The First Cabin in the First
Reference - History of
the Pacific Northwest
Originally Compiled and
Published by the North Pacific History Company of
The winter of 1844-5 marks the first attempt of emigrants from the United States to make settlements north of the Columbia river. A portion of the Independent Oregon Company of 1844, of which Cornelius Gilliam was General, Michael T. Simmons, Colonel, stopped at Washougal, where they erected temporary winter quarters and went into camp. Colonel Simmons, and those with his immediate company, had designed to have located in the Rogue river valley; but, on the arrival of Simmons at Vancouver, a persistent effort was made to induce the party to settle south of the Columbia. That effort stimulated Simmons to resolve upon trying the Puget Sound region. He endeavored to secure quarters at Fort Vancouver for his family during his contemplated northern trip. Such request was flatly denied until he should abandon his purpose of settling north of the Columbia. Simmons finally procured from the Kanaka the use of a room for one month in a shanty outside the fort. In the month of December, accompanied by Messrs. Williamson, Loomis and the three brothers Owens, Colonel Simmons started for Puget Sound. After a tedious trip, attended with many hardships, the party reached the forks of Cowlitz river, where their provisions gave out, and they returned to Washougal. In July, 1845, Colonel Simmons visited Puget Sound, accompanied by William Shaw, George Wanch, David Crawford, Ninian Everman, Seyburn Thornton, David Parker and two others. Passing Cowlitz Farms, they learned that John R. Jackson had preceded them, and had located a claim and returned to the Willamette valley for his family. Colonel Simmons' party reached the Sound in August. They procured canoes and went around the head of Whidby's Island, returning through Deception Pass to the east side of the Island.
In the month of October, 1845, Colonel Simmons led the first American immigration to Puget Sound. It consisted of himself and family, Gabriel Jones and family, James McAlister and family, David Kindred and family, George Bush (1) and family, and Messrs. Jesse Ferguson and Samuel B. Crockett. Peter Bercier, of the Cowlitz (French) settlement, acted as a guide from the Cowlitz Prairie. They were fifteen days cutting a road from Cowlitz Landing to Tumwater, or the falls of the Des Chutes river. Colonel Simmons took a claim at Tumwater, calling it New Market. The remainder settled upon Bush Prairie, all within a circuit of six miles. The first house was erected upon the claim of David Kindred, at the edge of the prairie, about two miles south of Tumwater.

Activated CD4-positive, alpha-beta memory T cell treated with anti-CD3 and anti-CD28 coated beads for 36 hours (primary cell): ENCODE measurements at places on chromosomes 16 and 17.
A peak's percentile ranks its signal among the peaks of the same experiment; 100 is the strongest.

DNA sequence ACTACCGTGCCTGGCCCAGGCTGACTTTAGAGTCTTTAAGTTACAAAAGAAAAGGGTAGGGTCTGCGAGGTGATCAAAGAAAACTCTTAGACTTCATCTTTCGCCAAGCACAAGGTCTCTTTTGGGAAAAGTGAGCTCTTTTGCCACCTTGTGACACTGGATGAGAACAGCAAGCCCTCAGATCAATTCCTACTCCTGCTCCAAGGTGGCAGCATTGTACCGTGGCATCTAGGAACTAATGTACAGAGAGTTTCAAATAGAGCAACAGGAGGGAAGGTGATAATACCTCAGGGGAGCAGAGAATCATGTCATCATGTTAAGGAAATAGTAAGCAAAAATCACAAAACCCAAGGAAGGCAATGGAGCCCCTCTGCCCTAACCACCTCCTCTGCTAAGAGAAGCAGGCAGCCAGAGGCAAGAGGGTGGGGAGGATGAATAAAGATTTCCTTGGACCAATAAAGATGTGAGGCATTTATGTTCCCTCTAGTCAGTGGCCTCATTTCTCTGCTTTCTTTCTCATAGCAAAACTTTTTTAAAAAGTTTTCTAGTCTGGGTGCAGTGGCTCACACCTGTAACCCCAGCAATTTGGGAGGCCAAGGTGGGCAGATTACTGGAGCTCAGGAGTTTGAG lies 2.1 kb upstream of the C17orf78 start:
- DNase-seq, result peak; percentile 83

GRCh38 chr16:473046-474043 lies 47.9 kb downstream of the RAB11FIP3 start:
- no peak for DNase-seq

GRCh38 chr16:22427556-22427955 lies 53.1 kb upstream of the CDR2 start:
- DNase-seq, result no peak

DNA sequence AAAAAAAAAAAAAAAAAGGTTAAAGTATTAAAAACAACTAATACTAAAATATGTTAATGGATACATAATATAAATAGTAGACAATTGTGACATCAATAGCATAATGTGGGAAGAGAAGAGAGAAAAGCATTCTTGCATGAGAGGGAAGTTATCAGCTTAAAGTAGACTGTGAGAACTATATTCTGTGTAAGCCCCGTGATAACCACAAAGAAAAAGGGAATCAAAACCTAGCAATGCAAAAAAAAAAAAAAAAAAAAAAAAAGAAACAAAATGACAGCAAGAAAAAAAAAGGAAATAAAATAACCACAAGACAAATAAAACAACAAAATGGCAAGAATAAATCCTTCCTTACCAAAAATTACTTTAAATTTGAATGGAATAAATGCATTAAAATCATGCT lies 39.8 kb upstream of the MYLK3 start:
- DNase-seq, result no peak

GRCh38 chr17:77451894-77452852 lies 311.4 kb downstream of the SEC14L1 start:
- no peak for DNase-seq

(1) George Bush was a colored man, a man of intelligence and great force of character, who deservedly commanded the respect of his associates and neighbors. He had left Missouri because it was a slave State, and there his race was ignored. He migrated to Oregon, north of slavery's line of thirty-six degrees, thirty minutes, which he expected to find "free territory." Before his arrival, the color line had been drawn by the passage of the proscriptive law against his race, inhibiting people of color residing within the territory. North of the Columbia river, where, at that time, British influence controlled, the inforcement of that law was altogether improbable. Besides, it was a prevalent opinion that the Columbia river would be adopted as the boundary line; that north of the river it would possibly continue British soil. Old George, knowing that "slaves cannot breath in England," felt that, for him and his race, north of the Columbia was the preferable location. There is no doubt that George Bush was actuated by such opinions to seek a residence on the north side of the river; nor is it saying too much for the influence he exerted in that little band to claim the sympathy of his associates with his condition, after that long march with them to escape that pro-slavery atmosphere which crushed out his humanity, had much to do in determining the Simmons colony to settle upon Puget Sound.